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What is Wrong with Nimbys? Renewable Energy, Landscape Impacts and Incommensurable Values

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Local opposition to infrastructure projects that implement renewable energy (RE), such as wind farms, is often strong even if state-wide support for RE is strikingly high. The slogan 'Not In My Backyard' (NIMBY) has become synonymous for this kind of protest. This paper revisits the question of what might be wrong with those who are NIMBYs about RE projects, and how best to address them. I will argue that local opponents to wind farm (and other RE) developments do not necessarily fail to contribute their fair share to producing a desirable public good (clean energy). In fact, with landscape concerns being at the heart of much protest, the question of fair burden distribution becomes sidelined: landscape impacts cannot be distributed nor compensated for. Protests may be attempts to express a true conflict of (incommensurable) values. Understanding them as such will help us better address NIMBY concerns and overcome such opposition through ensuring procedural justice.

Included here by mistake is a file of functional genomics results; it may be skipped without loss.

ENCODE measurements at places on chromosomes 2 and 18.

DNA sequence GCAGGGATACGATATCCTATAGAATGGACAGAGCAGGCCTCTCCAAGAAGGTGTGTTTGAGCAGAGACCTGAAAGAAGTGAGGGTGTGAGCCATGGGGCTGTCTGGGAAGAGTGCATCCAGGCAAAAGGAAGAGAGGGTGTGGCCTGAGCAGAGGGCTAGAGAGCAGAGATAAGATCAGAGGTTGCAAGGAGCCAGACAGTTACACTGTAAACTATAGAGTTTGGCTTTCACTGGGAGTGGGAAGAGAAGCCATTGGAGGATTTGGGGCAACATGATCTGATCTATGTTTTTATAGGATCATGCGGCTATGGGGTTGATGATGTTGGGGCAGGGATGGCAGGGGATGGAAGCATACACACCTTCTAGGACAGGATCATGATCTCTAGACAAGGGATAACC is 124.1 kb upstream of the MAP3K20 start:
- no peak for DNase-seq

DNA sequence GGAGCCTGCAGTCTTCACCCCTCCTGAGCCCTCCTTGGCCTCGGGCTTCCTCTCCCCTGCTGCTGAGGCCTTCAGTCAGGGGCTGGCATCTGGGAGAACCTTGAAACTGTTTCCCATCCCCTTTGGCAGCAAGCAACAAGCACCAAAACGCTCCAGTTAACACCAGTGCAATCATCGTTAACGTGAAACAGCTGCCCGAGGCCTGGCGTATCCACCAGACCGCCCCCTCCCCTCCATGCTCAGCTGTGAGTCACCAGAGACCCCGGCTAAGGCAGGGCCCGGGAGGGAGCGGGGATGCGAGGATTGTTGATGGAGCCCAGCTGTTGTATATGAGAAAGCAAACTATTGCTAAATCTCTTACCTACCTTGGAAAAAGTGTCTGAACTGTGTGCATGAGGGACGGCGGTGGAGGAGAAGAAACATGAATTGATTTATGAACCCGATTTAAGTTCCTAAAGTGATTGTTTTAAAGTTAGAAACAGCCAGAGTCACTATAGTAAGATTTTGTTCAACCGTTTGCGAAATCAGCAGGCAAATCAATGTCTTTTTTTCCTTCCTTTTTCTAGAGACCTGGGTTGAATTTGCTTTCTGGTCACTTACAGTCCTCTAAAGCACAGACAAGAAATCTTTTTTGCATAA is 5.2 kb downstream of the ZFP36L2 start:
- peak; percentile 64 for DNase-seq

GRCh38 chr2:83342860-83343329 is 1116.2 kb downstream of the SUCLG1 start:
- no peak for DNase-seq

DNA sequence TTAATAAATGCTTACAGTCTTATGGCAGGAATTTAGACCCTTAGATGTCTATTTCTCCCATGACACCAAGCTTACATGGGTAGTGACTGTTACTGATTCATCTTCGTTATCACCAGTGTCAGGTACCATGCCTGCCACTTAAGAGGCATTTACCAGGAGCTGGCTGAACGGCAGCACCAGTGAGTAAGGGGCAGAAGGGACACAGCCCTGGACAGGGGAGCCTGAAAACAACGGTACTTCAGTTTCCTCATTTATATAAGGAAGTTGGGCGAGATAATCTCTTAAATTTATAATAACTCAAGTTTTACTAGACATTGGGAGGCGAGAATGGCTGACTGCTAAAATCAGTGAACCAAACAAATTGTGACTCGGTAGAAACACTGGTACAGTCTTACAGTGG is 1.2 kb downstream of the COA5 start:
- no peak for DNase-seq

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Keywords: NIMBY; Renewable energy; climate change; landscape values; non-standard accounts of rationality; value incommensurability

Document Type: Research Article

Publication date: December 1, 2017

More about this publication?
  • Environmental Values is an international peer-reviewed journal that brings together contributions from philosophy, economics, politics, sociology, geography, anthropology, ecology and other disciplines, which relate to the present and future environment of human beings and other species. In doing so we aim to clarify the relationship between practical policy issues and more fundamental underlying principles or assumptions.

    Environmental Values has a Journal Impact Factor (2019) of 2.158. 5 Year Impact Factor: 2.047.
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